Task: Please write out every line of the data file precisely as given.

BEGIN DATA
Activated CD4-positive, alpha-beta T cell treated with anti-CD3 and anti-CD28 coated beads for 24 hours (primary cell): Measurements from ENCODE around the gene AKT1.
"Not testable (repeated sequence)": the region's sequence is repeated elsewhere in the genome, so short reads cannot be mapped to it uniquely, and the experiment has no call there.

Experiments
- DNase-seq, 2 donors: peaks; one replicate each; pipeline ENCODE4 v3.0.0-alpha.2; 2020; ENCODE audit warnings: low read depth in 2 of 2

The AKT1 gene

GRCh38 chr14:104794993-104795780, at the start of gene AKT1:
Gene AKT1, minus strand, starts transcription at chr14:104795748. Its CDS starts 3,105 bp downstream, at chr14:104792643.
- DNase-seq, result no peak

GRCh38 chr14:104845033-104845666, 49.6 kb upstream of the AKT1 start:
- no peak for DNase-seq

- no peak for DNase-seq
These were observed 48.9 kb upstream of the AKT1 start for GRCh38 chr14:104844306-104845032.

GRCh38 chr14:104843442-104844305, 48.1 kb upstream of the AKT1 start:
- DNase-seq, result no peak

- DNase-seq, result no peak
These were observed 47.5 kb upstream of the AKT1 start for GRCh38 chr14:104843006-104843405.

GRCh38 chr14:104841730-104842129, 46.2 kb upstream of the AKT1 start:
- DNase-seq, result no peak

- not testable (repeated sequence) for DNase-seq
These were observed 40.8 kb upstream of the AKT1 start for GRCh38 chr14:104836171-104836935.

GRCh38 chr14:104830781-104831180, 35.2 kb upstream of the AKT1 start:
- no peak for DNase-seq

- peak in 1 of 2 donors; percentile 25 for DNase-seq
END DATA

Activated CD4-positive, alpha-beta T cell treated with anti-CD3 and anti-CD28 coated beads for 24 hours (primary cell): Measurements from ENCODE around the gene AKT1.
"Not testable (repeated sequence)": the region's sequence is repeated elsewhere in the genome, so short reads cannot be mapped to it uniquely, and the experiment has no call there.

Experiments
- DNase-seq, 2 donors: peaks; one replicate each; pipeline ENCODE4 v3.0.0-alpha.2; 2020; ENCODE audit warnings: low read depth in 2 of 2

The AKT1 gene

GRCh38 chr14:104794993-104795780, at the start of gene AKT1:
Gene AKT1, minus strand, starts transcription at chr14:104795748. Its CDS starts 3,105 bp downstream, at chr14:104792643.
- DNase-seq, result no peak

GRCh38 chr14:104845033-104845666, 49.6 kb upstream of the AKT1 start:
- no peak for DNase-seq

- no peak for DNase-seq
These were observed 48.9 kb upstream of the AKT1 start for GRCh38 chr14:104844306-104845032.

GRCh38 chr14:104843442-104844305, 48.1 kb upstream of the AKT1 start:
- DNase-seq, result no peak

- DNase-seq, result no peak
These were observed 47.5 kb upstream of the AKT1 start for GRCh38 chr14:104843006-104843405.

GRCh38 chr14:104841730-104842129, 46.2 kb upstream of the AKT1 start:
- DNase-seq, result no peak

- not testable (repeated sequence) for DNase-seq
These were observed 40.8 kb upstream of the AKT1 start for GRCh38 chr14:104836171-104836935.

GRCh38 chr14:104830781-104831180, 35.2 kb upstream of the AKT1 start:
- no peak for DNase-seq

- peak in 1 of 2 donors; percentile 25 for DNase-seq